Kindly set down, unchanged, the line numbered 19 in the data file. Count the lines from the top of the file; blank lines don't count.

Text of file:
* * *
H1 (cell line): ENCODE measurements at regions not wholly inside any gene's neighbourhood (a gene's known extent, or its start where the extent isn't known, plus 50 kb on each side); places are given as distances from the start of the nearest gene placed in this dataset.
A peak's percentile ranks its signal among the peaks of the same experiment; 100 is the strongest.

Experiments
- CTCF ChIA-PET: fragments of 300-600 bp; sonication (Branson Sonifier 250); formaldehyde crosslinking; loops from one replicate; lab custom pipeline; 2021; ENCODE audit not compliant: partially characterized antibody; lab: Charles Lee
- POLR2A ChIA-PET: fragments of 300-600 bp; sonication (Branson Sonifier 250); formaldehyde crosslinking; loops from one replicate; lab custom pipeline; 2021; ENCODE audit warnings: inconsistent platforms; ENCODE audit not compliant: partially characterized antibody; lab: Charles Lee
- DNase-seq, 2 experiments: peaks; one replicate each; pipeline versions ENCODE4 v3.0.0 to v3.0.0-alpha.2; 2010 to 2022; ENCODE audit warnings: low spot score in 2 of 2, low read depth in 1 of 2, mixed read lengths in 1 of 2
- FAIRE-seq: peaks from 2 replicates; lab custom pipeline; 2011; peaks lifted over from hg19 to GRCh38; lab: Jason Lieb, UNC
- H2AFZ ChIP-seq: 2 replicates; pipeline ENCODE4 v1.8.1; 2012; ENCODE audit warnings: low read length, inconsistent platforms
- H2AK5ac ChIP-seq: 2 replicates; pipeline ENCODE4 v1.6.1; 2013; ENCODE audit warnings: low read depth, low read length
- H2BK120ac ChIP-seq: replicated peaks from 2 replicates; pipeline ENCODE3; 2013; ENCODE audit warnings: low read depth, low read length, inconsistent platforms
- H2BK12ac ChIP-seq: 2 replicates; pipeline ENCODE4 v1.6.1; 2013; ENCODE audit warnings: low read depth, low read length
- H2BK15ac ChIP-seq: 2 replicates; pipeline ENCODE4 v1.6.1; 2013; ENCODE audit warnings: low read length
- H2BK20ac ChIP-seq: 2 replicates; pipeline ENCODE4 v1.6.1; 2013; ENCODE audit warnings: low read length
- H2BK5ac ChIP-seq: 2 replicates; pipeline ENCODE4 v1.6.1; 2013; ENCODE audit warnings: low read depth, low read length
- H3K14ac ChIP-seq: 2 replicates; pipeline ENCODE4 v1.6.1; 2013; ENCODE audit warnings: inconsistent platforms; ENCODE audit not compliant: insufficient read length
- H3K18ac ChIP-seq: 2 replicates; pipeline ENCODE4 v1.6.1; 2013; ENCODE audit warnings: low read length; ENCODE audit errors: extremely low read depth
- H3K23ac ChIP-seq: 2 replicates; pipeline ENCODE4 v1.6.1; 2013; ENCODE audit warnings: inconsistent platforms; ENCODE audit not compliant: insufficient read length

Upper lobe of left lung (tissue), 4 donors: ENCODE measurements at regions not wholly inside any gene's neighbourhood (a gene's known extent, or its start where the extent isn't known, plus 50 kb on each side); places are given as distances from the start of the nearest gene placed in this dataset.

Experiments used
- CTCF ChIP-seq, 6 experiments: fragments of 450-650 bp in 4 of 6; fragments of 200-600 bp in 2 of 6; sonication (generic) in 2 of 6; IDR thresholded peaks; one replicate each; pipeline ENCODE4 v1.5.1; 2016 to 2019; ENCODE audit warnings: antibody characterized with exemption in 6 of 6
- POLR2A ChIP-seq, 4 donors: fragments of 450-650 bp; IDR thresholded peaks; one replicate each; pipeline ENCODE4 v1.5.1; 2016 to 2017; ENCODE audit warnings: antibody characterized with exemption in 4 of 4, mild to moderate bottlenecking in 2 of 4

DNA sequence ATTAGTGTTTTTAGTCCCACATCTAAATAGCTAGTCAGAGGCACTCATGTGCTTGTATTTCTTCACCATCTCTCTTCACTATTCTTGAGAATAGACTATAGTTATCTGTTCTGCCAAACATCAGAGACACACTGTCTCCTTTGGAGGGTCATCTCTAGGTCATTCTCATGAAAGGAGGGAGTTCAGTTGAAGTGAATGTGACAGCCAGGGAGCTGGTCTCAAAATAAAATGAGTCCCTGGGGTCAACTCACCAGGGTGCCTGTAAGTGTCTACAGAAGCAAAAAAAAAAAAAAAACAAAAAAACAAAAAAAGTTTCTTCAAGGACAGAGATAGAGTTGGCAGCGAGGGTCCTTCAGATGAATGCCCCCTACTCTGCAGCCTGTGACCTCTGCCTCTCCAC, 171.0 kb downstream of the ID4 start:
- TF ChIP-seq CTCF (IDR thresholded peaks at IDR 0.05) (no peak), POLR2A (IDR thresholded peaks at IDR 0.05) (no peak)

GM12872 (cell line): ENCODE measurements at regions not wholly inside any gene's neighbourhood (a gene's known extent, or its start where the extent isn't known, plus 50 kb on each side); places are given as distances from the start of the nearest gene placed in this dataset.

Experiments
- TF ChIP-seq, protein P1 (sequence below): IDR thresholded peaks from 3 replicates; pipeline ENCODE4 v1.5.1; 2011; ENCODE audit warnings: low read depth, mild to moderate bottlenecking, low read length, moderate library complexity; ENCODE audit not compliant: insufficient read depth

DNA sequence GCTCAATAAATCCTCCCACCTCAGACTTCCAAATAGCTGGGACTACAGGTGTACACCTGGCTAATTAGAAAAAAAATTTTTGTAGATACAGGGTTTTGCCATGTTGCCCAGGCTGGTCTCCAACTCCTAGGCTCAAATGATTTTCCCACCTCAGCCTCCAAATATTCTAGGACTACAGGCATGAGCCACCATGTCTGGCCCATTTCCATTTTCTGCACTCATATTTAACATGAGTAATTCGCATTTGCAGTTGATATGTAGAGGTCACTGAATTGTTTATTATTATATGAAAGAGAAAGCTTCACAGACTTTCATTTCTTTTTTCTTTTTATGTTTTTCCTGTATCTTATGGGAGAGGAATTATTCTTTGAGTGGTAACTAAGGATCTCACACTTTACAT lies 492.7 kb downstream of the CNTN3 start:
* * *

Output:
Experiments used